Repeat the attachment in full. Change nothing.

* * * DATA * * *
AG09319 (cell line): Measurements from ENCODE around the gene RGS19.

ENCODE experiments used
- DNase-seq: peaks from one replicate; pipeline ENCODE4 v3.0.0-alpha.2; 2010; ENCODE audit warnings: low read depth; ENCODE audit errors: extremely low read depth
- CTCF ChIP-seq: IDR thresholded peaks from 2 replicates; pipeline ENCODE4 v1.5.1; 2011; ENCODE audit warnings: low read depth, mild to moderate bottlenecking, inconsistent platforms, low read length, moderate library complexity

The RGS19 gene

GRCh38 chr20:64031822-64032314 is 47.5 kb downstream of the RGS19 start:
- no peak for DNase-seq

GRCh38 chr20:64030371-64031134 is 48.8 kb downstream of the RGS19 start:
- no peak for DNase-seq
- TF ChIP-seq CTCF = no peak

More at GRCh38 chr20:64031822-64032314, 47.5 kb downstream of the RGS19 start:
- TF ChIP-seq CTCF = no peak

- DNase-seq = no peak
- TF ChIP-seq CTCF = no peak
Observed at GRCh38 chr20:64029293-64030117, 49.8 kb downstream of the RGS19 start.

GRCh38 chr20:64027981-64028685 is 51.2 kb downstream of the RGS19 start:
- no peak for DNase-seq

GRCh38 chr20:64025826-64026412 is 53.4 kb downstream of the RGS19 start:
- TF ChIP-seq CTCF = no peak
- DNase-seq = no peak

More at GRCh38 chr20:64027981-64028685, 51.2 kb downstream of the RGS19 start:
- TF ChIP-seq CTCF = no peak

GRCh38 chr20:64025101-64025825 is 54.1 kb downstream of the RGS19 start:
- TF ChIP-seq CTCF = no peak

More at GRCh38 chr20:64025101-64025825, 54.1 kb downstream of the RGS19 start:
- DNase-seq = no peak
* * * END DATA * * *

AG09319 (cell line): Measurements from ENCODE around the gene RGS19.

ENCODE experiments used
- DNase-seq: peaks from one replicate; pipeline ENCODE4 v3.0.0-alpha.2; 2010; ENCODE audit warnings: low read depth; ENCODE audit errors: extremely low read depth
- CTCF ChIP-seq: IDR thresholded peaks from 2 replicates; pipeline ENCODE4 v1.5.1; 2011; ENCODE audit warnings: low read depth, mild to moderate bottlenecking, inconsistent platforms, low read length, moderate library complexity

The RGS19 gene

GRCh38 chr20:64031822-64032314 is 47.5 kb downstream of the RGS19 start:
- no peak for DNase-seq

GRCh38 chr20:64030371-64031134 is 48.8 kb downstream of the RGS19 start:
- no peak for DNase-seq
- TF ChIP-seq CTCF = no peak

More at GRCh38 chr20:64031822-64032314, 47.5 kb downstream of the RGS19 start:
- TF ChIP-seq CTCF = no peak

- DNase-seq = no peak
- TF ChIP-seq CTCF = no peak
Observed at GRCh38 chr20:64029293-64030117, 49.8 kb downstream of the RGS19 start.

GRCh38 chr20:64027981-64028685 is 51.2 kb downstream of the RGS19 start:
- no peak for DNase-seq

GRCh38 chr20:64025826-64026412 is 53.4 kb downstream of the RGS19 start:
- TF ChIP-seq CTCF = no peak
- DNase-seq = no peak

More at GRCh38 chr20:64027981-64028685, 51.2 kb downstream of the RGS19 start:
- TF ChIP-seq CTCF = no peak

GRCh38 chr20:64025101-64025825 is 54.1 kb downstream of the RGS19 start:
- TF ChIP-seq CTCF = no peak

More at GRCh38 chr20:64025101-64025825, 54.1 kb downstream of the RGS19 start:
- DNase-seq = no peak